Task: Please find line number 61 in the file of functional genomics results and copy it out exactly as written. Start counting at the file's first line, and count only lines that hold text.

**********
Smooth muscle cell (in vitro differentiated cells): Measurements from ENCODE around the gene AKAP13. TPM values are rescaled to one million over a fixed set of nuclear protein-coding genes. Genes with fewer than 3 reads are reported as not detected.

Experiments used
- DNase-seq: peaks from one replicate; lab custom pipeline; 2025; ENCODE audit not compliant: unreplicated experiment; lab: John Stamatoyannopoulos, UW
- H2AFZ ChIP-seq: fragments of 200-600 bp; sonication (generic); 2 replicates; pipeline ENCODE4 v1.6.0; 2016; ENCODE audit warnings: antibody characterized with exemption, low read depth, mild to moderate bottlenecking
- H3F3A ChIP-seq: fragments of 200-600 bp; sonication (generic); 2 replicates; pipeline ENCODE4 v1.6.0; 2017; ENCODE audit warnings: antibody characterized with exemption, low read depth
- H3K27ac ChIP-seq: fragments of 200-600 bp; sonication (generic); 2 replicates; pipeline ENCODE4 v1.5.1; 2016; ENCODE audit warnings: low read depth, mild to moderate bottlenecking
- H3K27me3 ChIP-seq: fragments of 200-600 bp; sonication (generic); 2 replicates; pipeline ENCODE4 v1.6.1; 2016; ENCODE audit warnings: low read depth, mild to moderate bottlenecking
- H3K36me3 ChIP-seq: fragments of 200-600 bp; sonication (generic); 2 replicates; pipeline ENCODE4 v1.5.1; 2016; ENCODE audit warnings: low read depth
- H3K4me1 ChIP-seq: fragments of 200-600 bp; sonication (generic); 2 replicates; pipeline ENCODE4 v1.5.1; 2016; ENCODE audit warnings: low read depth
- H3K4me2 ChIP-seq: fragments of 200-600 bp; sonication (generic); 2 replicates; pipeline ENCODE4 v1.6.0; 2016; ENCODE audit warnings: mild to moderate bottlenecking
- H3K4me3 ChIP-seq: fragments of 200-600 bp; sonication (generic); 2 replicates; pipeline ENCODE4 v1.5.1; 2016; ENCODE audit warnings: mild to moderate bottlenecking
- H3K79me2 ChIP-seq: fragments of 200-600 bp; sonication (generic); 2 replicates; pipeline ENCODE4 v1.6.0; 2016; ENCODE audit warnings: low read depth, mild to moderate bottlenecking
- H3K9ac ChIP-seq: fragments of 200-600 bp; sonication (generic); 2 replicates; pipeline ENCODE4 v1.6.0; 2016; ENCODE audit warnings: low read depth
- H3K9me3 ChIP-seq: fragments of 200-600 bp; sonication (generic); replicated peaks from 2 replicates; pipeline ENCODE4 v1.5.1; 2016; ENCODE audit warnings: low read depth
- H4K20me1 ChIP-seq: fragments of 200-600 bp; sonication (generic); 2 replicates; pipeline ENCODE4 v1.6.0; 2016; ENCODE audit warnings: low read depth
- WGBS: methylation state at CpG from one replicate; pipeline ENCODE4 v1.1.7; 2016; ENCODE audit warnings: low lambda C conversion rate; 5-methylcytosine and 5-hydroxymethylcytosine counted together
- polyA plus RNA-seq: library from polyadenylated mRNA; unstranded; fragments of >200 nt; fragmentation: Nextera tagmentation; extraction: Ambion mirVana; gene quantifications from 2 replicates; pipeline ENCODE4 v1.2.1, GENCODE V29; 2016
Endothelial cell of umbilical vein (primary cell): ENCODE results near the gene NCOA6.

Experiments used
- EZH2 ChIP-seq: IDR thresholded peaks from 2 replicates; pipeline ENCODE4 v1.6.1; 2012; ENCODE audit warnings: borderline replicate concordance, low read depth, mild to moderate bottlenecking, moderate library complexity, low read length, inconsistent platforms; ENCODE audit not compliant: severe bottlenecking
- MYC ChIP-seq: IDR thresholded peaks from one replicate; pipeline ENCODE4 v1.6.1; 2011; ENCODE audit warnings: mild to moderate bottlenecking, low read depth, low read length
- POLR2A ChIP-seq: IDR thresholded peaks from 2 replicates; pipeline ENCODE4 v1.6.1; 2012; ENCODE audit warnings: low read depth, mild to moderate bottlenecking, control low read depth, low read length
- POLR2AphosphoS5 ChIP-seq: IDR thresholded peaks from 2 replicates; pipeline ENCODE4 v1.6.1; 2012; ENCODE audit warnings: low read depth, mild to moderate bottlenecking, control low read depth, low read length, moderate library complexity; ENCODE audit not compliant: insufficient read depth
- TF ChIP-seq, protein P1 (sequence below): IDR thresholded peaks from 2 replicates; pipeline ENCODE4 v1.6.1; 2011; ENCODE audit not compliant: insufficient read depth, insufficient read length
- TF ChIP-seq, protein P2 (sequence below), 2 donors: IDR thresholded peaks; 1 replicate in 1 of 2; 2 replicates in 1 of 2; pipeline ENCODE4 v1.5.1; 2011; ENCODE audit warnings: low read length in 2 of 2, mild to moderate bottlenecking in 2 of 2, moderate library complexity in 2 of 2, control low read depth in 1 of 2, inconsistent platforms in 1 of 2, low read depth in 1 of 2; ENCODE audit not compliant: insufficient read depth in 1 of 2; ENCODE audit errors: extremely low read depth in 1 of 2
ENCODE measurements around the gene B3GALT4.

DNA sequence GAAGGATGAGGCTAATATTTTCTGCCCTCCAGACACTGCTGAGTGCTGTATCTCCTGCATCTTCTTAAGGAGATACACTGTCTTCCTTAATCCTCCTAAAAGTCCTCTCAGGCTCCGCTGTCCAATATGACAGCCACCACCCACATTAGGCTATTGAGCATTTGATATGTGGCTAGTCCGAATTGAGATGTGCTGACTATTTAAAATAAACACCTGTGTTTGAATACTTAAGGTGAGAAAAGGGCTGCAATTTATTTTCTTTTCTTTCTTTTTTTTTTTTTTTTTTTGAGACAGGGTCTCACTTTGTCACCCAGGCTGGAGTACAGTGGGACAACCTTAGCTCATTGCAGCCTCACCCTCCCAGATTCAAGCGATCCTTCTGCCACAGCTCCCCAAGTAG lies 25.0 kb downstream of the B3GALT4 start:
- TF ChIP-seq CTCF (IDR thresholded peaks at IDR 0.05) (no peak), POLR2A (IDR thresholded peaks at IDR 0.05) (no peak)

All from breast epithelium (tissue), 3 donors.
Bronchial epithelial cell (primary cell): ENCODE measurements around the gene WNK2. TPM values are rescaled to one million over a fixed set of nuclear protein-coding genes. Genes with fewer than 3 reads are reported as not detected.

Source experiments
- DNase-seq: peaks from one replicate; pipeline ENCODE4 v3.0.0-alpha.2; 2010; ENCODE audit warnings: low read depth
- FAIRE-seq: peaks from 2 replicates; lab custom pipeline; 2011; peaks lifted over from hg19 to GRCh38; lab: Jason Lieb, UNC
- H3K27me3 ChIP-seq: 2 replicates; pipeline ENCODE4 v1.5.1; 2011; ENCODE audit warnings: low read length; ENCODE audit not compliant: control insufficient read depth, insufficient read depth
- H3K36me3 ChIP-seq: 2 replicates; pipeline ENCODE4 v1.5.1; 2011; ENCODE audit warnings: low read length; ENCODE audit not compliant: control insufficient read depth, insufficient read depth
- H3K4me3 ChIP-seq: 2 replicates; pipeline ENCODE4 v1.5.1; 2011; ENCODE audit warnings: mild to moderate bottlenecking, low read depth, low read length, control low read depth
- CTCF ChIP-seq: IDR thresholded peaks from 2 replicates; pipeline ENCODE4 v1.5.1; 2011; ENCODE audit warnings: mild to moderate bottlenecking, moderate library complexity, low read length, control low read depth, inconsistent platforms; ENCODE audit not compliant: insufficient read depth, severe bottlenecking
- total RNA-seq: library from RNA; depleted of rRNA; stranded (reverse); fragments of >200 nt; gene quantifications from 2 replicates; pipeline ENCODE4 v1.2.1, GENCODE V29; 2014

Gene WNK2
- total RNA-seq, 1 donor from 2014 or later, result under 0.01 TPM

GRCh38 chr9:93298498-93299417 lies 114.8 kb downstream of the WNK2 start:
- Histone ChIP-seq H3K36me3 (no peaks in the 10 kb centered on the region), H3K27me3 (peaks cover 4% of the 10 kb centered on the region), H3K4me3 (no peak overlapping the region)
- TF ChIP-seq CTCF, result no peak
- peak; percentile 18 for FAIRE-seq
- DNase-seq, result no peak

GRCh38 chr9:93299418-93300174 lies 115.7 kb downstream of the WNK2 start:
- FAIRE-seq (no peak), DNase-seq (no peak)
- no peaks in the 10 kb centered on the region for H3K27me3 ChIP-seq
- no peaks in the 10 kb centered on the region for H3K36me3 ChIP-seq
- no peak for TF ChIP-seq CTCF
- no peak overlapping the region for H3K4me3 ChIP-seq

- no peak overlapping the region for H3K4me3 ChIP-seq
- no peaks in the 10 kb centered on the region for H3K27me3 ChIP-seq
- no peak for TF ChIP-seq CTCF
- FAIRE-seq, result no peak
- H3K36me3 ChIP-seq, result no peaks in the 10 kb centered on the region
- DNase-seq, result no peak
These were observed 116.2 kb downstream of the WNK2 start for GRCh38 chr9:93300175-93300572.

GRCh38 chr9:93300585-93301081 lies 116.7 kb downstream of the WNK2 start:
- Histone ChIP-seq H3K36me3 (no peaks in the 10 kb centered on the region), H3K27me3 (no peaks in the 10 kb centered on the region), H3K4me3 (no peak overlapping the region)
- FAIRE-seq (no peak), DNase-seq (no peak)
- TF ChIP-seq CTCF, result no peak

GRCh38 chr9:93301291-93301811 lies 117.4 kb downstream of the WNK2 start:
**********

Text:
- FAIRE-seq (no peak), DNase-seq (no peak)